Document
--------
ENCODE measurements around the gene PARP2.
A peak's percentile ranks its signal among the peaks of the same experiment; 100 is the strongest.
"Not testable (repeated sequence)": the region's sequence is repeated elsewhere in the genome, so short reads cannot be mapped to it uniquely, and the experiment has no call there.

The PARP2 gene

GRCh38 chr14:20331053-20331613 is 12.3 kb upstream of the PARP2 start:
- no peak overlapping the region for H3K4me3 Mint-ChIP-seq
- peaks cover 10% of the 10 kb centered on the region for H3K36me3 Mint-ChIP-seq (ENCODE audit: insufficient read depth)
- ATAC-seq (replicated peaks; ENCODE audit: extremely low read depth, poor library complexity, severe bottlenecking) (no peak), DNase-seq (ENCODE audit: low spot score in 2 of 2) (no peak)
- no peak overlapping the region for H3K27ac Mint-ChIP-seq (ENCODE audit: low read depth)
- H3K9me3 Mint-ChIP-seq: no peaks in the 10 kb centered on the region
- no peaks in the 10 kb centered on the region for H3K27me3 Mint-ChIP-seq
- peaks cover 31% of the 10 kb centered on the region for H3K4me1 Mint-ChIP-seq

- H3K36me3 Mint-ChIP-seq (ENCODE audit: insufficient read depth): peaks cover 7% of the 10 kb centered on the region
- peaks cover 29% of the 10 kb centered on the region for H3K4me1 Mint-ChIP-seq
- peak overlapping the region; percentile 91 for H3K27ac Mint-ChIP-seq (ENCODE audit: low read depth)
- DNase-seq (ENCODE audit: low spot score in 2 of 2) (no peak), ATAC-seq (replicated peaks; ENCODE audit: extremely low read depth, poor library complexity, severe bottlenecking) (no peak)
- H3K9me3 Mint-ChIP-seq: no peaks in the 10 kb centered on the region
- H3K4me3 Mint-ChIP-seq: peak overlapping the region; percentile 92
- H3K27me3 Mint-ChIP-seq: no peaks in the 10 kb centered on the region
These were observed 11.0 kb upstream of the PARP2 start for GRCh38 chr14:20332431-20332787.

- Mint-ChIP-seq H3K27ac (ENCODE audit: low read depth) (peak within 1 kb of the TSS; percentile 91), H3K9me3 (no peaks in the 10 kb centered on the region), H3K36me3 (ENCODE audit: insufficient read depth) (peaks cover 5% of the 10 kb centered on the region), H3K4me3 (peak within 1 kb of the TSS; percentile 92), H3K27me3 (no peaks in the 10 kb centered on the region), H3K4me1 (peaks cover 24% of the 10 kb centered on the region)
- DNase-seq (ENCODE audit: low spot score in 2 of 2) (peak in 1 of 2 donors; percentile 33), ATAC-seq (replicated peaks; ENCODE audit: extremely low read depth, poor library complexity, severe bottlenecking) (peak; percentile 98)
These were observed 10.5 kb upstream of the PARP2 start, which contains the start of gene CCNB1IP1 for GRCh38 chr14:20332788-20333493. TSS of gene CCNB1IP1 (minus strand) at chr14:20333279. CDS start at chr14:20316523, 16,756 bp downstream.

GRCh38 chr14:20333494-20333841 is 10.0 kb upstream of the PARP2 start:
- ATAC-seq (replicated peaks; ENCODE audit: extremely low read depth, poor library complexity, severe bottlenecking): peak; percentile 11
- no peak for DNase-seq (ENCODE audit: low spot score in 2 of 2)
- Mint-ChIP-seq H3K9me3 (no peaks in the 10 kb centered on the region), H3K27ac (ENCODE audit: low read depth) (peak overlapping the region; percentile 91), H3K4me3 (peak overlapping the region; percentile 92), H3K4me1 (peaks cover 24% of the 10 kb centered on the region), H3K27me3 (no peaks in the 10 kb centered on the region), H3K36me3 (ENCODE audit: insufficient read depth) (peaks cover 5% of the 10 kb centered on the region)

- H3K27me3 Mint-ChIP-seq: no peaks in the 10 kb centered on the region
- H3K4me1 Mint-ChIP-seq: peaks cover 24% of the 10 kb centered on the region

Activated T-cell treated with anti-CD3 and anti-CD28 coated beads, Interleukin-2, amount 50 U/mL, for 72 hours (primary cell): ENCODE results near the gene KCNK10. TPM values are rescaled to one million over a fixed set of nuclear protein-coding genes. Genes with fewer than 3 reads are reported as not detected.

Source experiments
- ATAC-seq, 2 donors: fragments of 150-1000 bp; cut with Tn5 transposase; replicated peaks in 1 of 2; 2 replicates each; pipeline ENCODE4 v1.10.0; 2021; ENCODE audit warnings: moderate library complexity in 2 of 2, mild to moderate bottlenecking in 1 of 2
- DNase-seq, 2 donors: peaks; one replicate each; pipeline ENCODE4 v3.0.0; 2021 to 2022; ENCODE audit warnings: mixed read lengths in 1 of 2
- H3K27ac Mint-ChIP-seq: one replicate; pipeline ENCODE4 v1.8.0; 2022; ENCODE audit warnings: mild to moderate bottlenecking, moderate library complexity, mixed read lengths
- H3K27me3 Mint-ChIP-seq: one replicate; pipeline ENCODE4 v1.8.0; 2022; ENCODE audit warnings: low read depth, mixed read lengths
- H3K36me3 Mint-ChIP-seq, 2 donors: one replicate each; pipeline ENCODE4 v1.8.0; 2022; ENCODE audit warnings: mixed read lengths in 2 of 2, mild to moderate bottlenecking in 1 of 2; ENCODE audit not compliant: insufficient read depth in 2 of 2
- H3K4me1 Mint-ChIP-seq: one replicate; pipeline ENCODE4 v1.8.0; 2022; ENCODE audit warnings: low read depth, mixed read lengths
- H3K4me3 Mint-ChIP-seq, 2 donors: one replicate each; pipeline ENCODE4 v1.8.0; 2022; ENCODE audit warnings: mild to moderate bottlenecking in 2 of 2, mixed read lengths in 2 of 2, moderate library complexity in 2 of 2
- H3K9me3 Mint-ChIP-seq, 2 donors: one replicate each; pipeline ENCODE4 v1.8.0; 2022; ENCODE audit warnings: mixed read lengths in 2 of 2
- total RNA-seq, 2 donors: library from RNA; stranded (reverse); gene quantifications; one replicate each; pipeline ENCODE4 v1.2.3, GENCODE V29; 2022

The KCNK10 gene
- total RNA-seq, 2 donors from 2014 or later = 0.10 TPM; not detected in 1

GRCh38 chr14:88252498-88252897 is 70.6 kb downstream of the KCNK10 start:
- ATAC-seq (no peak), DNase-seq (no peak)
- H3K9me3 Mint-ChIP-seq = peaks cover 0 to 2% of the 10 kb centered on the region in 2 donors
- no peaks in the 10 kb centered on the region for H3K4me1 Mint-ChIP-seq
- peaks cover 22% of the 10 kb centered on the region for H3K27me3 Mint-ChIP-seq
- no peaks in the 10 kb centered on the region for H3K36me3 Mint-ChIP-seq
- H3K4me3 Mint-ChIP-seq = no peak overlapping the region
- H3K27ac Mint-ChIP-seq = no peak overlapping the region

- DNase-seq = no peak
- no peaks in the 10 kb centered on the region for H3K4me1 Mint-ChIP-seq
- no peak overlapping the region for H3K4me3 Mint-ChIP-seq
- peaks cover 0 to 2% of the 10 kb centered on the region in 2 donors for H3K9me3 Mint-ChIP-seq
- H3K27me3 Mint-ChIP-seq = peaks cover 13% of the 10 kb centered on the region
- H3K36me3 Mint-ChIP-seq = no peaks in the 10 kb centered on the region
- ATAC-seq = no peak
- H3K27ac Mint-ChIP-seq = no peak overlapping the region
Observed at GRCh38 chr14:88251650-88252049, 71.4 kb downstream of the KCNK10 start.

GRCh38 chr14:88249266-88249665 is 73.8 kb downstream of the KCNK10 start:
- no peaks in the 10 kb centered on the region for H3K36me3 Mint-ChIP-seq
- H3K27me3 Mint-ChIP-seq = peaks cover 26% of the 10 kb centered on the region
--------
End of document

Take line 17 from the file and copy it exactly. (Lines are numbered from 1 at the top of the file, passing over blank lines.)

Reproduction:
- H3K9me3 Mint-ChIP-seq: no peaks in the 10 kb centered on the region